1. In Chapter 1, Morrie Schwartz is described. Describe Schwartz's occupation and what major contribution he made to the world of psychology.
Morrie Schwartz was a professor of social psychology at Brandeis University. He was able to teach for four decades. While teaching, he focused on the psychology of mourning, infirmity, and death.
2. In Chapter 1, Schwartz's focal point on the subject of psychology plays a major role in his life after teaching. Once Schwartz is diagnosed with his disease, how does he use his knowledge and focus in psychology to help him and others?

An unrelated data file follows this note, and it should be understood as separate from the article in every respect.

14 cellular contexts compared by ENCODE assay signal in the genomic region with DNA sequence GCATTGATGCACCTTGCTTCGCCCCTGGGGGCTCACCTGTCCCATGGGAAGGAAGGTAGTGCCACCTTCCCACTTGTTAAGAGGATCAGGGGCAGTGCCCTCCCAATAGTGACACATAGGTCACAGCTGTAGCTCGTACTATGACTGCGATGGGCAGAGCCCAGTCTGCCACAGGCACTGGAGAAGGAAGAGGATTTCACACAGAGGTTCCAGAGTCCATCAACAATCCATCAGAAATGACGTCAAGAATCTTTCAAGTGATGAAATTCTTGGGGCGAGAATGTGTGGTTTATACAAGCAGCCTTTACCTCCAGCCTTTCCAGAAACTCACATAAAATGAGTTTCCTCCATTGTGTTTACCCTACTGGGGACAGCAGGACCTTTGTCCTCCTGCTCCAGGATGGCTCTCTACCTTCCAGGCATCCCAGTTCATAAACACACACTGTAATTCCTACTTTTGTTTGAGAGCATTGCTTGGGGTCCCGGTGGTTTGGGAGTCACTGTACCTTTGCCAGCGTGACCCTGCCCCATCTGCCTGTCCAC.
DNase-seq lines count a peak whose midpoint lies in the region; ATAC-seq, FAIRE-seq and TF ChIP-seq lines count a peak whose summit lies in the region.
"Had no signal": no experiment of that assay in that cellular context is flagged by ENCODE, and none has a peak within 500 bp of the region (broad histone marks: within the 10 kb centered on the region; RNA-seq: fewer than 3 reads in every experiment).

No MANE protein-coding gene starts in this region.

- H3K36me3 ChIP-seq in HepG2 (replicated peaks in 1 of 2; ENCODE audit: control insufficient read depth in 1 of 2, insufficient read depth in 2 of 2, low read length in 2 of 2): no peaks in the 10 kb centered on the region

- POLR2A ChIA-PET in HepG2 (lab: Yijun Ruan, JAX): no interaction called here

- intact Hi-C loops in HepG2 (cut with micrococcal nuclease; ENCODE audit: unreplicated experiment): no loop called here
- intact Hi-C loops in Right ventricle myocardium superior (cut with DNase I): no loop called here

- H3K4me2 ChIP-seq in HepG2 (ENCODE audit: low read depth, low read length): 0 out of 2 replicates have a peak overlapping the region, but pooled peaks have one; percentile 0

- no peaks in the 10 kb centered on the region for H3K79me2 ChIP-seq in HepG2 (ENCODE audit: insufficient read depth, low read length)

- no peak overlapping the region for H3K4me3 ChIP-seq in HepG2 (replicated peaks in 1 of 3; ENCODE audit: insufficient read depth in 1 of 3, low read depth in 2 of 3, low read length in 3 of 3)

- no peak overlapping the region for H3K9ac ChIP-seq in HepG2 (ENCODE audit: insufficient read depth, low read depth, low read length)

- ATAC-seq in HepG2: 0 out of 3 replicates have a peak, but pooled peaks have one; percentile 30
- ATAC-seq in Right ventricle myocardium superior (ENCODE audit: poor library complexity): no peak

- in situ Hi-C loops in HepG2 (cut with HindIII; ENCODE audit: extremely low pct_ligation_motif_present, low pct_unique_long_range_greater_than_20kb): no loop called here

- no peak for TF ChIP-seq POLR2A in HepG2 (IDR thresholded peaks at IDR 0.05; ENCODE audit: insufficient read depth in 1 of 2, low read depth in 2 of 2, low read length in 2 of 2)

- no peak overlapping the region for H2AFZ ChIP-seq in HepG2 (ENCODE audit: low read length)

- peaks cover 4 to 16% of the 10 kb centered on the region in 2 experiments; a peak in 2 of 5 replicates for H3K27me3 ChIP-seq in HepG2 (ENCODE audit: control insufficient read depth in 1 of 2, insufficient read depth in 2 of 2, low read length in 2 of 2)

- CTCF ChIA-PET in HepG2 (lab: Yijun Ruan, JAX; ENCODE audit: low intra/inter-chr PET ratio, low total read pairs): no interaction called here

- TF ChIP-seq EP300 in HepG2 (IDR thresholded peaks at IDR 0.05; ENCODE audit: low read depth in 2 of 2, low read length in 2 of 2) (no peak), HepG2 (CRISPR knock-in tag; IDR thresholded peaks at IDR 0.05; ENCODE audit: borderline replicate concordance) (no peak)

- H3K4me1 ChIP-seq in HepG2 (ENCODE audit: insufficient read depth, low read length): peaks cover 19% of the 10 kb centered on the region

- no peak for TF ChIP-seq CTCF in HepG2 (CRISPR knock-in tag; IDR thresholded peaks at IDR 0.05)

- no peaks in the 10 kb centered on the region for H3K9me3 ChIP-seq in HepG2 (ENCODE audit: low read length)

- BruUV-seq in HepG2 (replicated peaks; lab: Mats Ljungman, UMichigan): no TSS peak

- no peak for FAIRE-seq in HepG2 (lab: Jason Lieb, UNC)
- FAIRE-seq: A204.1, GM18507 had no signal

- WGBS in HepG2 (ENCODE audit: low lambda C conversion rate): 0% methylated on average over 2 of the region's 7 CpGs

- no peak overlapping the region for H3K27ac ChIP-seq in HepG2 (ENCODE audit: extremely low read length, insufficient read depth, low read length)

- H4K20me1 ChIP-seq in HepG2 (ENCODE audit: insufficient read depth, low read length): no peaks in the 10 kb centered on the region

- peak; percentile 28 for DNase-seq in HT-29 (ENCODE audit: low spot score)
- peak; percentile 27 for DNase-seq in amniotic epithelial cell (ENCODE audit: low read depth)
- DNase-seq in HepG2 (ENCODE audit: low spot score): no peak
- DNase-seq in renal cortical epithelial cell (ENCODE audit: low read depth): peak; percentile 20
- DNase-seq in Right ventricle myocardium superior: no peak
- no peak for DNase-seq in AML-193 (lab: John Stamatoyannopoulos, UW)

While Schwartz was teaching psychology he focused on illness, mourning loss, and the process of death. Thus, when Schwartz receives his diagnosis of the debilitating disease of ALS, he is able to use his knowledge and diagnosis to help others cope with illness. He decides to document his declining health and to write advice to those who are suffering along with him.
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